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Mughal and Rajput painting / Milo Cleveland Beach

Catalog Data

Beach, Milo Cleveland  Search this
Physical description:
xxxii, 252 pages : illustrations (some color) ; 26 cm
Reproductions: S86.0221, p.17; S86.0251, p.31; 53.60, p.50; S86.0291, p.51; S86.0231, p.41; 54.29, p.62; 1984.43, p.95; 46.28, p.103; 42.15 p.106; 45.9, p.108; 54.25, p.113; 86.7, p.179; 23.10, p.205; 30.84, p.206; S1989.16, p.228.
List of illustrations -- General editor's preface -- Preface -- Introduction -- Painting in North India before 1540 -- 1540-1580: painting at Muslim courts -- 1580-1600: the new imperial style and its impact -- 1600-1660: Mughal painting and the rise of local workshops -- 1600-1700: the growth of local styles -- 1700-1800: the dominance of Rajput painting -- 1800-1858: traditionalism and new influences -- Appendix -- Bibliographical essay -- Index
The Mughals - descendants of Timur and Genghiz Khan with strong cultural ties to the Persian world - seized political power in north India in 1526 and became the most important artistically active Muslim dynasty on the subcontinent. In this richly illustrated work, Dr. Milo Beach shows how, between 1555 and 1630 in particular, Mughal patronage of the arts was incessant and radically innovative for the Indian context. The Mughals also profoundly altered the character of painting in the Hindu areas of north India over which they ruled. These initially independent territories belonged to Rajputs, Hindus of the warrior caste. The author reveals how Mughal painting was defined by the styles and subjects popular at the imperial court, whereas Rajput painting consisted of many local court styles, corresponding to the various Hindu kingdoms, each with different tastes and artistic inspirations. Deeply rooted in Indian artistic traditions, Rajput paintings were also closely allied to imagery popular with Indian villagers and to works made for temple use throughout the subcontinent. By reproducing nearly 200 examples in this study, Milo Beach traces the interplay of the traditions of Mughal and Rajput painting from the sixteenth to nineteenth centuries. He demonstrates the tolerance each showed towards outside influence and change and thus helps to define a uniquely Indian attitude towards the arts. The author also expands his narrative by listing, in an appendix, important dated manuscripts and related publications. Mughal and Rajput painting makes a major contribution to the study of north Indian painting. This work will be widely read by students and specialists of art history, Indian history, and South Asian studies as well as by anyone interested in Indian art.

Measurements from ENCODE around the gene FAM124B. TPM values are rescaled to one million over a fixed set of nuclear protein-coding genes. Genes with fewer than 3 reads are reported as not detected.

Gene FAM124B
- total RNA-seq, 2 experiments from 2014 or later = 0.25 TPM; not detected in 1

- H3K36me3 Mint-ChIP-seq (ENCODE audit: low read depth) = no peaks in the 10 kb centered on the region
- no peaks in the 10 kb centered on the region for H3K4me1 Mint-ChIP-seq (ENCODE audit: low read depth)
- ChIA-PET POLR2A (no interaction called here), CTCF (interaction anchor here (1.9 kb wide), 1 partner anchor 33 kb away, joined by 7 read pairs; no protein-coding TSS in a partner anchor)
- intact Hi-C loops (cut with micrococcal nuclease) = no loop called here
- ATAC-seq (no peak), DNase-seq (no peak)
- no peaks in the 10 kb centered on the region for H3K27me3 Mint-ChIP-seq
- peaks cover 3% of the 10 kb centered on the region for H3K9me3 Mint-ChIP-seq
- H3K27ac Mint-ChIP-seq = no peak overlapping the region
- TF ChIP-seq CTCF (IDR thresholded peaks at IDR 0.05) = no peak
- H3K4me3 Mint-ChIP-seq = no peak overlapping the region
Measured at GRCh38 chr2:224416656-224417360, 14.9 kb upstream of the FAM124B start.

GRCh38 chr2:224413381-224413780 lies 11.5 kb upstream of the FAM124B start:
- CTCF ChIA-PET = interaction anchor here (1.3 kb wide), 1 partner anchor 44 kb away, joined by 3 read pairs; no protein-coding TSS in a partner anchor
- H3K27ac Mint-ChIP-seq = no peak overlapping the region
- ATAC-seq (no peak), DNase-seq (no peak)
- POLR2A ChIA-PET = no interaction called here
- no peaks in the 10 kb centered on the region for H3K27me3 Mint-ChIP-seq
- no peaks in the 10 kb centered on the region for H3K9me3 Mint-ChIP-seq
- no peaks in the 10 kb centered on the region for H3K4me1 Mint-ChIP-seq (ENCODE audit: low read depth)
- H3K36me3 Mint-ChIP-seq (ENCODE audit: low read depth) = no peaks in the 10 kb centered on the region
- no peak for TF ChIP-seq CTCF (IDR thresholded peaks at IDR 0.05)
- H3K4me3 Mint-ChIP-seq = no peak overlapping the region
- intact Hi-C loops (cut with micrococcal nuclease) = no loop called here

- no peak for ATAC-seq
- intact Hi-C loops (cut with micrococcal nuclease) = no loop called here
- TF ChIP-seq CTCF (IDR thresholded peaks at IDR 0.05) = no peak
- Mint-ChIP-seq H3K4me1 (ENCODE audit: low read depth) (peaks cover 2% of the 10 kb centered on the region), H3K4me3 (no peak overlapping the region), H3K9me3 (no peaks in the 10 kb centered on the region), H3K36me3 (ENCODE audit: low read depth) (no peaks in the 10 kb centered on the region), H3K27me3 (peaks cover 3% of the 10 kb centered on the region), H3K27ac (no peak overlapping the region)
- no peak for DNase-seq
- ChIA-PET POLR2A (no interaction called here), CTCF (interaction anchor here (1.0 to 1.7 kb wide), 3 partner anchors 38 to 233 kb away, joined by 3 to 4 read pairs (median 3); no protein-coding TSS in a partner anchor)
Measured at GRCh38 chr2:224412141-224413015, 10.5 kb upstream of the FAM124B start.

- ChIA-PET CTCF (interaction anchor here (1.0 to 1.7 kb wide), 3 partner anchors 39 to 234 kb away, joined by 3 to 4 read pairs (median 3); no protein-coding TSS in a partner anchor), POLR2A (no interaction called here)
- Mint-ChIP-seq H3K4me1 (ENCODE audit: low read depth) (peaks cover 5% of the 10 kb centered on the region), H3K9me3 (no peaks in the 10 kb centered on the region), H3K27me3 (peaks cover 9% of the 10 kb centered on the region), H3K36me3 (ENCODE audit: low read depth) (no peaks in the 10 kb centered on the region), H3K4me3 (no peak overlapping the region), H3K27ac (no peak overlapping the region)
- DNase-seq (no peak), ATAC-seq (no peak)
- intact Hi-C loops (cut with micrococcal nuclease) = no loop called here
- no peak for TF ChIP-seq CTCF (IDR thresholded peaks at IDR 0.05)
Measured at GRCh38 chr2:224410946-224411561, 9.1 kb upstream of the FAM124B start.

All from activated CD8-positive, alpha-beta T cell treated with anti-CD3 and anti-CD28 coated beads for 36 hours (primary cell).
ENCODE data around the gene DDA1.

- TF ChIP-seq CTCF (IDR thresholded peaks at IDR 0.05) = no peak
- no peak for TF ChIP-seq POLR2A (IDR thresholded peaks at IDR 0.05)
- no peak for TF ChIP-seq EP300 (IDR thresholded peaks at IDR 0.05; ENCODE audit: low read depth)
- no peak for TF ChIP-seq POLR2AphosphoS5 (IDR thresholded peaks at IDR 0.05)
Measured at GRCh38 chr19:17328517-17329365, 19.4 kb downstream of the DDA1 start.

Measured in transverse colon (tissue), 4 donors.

Painting, Mogul Empire  Search this
Islamic painting  Search this
Rajput painting  Search this
Malerei  Search this
Radschputen  Search this
Schilderkunst  Search this
Rajputen  Search this
Enluminure iranienne  Search this
Peinture  Search this
Peinture rajput  Search this
Peinture moghole  Search this
Peinture islamique  Search this
Histoire  Search this
Paintings  Search this
India  Search this
Call number:
DS436 .N47 1987 Pt. 1, vol. 3
Data Source:
Smithsonian Libraries